The passuk statesהוכח תוכיח את עמיתך give rebuke to your friend. The passuk ends ולא תשא עליו חטא and you will not receive for it sin. Which rebuke does the Torah refer to and what is the sin?
The Ramban explains when a person does bad to you do not hate him, rather rebuke him, let him know you are disturbed. This may cause him to explain himself or repent for his improper doing. The passuk follows ולא תשא עליו חטא if you let him know you are upset, you will not transgress the issur mentioned at the beginning of the passuk, לא תשנא את אחיך בלבבך, do not hate your brother in your heart, since you’ve notified him about your issue.
Rashi explains differently; הוכח תוכיח do not rebuke your friend in public which will embarrass him, for doing so will cause you to carry the sin of his embarrassment. The first part of the passuk teaches that there is a mitzvah to rebuke, and the second part clarifies the appropriate way to give the rebuke; not in public rather in private. The Gemara derives from the double lashon הוכח תוכיח to rebuke even a hundred times, if one repeats sinning. And ולא תשא עליו חטא teaches do not rebuke if it will cause his face to change. Rashi explains this refers to one who rebukes in public and causes the persons face to change to a white color, embarrassing him.
Onkelos translates the words ולא תשא עליו חטא and you will not receive punishment for his sin. The Ramban explains this means if you do not give rebuke you will receive the punishment of the sin which he transgressed, it is as though you did it. The reason is because had you given rebuke, he would have stopped and not performed the sin. Since you did not give rebuke you enabled and allowed for the sin to be done. Therefore you will be punished as though it is your sin.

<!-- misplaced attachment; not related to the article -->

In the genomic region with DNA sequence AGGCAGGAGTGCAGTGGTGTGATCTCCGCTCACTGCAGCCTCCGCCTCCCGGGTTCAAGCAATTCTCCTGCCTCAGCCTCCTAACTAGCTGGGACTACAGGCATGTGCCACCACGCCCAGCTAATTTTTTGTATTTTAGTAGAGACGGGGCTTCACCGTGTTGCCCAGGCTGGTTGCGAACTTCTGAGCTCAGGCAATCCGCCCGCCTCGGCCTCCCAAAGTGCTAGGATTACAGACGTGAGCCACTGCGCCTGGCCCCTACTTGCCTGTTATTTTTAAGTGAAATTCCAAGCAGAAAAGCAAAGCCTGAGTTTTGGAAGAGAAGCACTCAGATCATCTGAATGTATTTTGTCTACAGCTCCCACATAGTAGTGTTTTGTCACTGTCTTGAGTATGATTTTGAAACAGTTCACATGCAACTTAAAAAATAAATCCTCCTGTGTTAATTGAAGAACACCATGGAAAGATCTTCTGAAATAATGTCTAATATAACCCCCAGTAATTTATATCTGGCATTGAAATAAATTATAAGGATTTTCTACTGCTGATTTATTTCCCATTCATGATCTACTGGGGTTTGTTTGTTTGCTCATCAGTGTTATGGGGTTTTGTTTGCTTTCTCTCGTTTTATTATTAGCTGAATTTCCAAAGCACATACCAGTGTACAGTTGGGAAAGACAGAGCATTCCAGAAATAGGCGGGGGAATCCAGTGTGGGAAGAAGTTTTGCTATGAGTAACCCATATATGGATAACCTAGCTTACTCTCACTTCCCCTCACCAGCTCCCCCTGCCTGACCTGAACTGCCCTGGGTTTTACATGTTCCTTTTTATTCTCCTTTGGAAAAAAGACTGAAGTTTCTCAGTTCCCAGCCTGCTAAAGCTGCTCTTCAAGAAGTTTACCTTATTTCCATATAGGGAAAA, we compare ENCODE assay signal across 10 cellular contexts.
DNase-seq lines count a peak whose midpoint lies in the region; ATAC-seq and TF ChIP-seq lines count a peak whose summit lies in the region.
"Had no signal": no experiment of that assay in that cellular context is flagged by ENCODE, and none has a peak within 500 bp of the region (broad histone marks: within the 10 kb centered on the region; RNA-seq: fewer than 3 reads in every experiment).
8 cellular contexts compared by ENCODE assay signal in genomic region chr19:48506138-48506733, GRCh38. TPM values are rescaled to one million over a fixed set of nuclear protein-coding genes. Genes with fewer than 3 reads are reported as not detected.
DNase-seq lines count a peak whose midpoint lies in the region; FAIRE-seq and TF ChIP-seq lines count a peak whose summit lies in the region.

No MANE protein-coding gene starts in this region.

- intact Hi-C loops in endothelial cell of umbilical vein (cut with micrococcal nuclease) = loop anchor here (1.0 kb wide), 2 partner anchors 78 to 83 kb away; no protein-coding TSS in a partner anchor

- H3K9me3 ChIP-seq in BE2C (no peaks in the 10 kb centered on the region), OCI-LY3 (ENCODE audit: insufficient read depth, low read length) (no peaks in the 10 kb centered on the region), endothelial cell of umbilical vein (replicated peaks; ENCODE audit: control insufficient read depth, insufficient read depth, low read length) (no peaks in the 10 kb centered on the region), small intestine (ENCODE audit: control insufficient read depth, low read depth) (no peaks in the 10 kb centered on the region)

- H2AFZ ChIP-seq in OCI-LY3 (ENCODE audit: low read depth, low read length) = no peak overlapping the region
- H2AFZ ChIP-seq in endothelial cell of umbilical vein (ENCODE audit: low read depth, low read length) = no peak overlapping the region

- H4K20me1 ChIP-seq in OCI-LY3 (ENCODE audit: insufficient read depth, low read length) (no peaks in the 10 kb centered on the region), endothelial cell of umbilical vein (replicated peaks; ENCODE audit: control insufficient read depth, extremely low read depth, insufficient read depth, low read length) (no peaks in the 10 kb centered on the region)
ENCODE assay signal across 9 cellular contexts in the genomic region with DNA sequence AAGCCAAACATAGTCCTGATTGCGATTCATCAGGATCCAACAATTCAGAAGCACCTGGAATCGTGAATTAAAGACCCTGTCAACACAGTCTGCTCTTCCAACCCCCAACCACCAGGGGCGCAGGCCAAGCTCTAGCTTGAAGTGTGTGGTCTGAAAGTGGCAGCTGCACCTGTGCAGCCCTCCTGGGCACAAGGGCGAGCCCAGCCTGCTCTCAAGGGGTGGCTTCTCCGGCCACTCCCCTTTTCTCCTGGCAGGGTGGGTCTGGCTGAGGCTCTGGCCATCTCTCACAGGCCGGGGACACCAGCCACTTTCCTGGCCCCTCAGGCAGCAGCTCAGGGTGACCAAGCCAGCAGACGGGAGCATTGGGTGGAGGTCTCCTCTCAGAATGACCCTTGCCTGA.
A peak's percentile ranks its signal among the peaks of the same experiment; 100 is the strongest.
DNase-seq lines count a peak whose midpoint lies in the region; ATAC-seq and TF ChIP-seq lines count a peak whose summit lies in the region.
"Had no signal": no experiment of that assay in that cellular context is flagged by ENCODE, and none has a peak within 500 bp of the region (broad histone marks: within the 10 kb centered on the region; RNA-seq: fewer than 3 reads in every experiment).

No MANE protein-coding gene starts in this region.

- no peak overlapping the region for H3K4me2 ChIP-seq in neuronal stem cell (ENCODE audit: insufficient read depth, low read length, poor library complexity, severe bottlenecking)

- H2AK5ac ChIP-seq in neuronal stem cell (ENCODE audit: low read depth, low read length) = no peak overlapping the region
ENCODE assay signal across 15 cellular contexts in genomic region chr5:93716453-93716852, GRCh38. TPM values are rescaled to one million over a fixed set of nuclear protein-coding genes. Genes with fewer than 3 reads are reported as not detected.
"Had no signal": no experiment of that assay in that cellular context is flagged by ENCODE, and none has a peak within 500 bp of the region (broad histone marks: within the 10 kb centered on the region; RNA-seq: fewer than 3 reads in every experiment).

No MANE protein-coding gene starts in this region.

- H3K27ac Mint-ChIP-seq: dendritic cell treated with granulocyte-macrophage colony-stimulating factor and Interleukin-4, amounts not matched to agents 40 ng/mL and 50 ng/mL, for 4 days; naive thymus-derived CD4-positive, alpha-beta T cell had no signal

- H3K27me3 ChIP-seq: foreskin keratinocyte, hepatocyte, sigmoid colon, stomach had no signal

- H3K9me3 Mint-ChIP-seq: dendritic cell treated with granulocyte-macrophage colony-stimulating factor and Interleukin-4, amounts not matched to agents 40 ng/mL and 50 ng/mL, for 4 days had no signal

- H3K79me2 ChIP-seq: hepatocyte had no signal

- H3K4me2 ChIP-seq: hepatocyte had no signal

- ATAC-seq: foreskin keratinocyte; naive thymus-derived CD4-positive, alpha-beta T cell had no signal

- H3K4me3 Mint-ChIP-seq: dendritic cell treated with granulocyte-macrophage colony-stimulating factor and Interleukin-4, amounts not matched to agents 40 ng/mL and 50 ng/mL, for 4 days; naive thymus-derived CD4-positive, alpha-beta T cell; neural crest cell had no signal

The Mishnah teaches that Rebi Eiezer Ben Azariah had a cow which went out on Shabbos with a strap between its horns against the interest of the Chachamim, since they considered this carrying a package on Shabbos. The Beraisa explains that in truth this wasn’t his cow, rather his neighbor’s cow. However since he did not protest, it is considered his animal. So too anyone who is able to protest about wrong doing in his house and doesn’t, he will be included in the punishment of his household; in his city, he will be included in the city; in the entire world, he will be included in the world.
The Iyun Yaakov says that from the bad we can derive to the good which is always greater. If a person helps the people of his house to do good, he will be rewarded with the mitzvah of his household, and so too is with his city and the entire world. The Midrash brings that if one helps his household to perform good, the mitzvah will bring him to do more and more good, being able to influence his city and then the entire world. However if he does not influence his household, the bad will be enhanced, causing his city to be influenced and then the world.
May Hashem help us rebuke in the appropriate way and influence people to do mitzvos.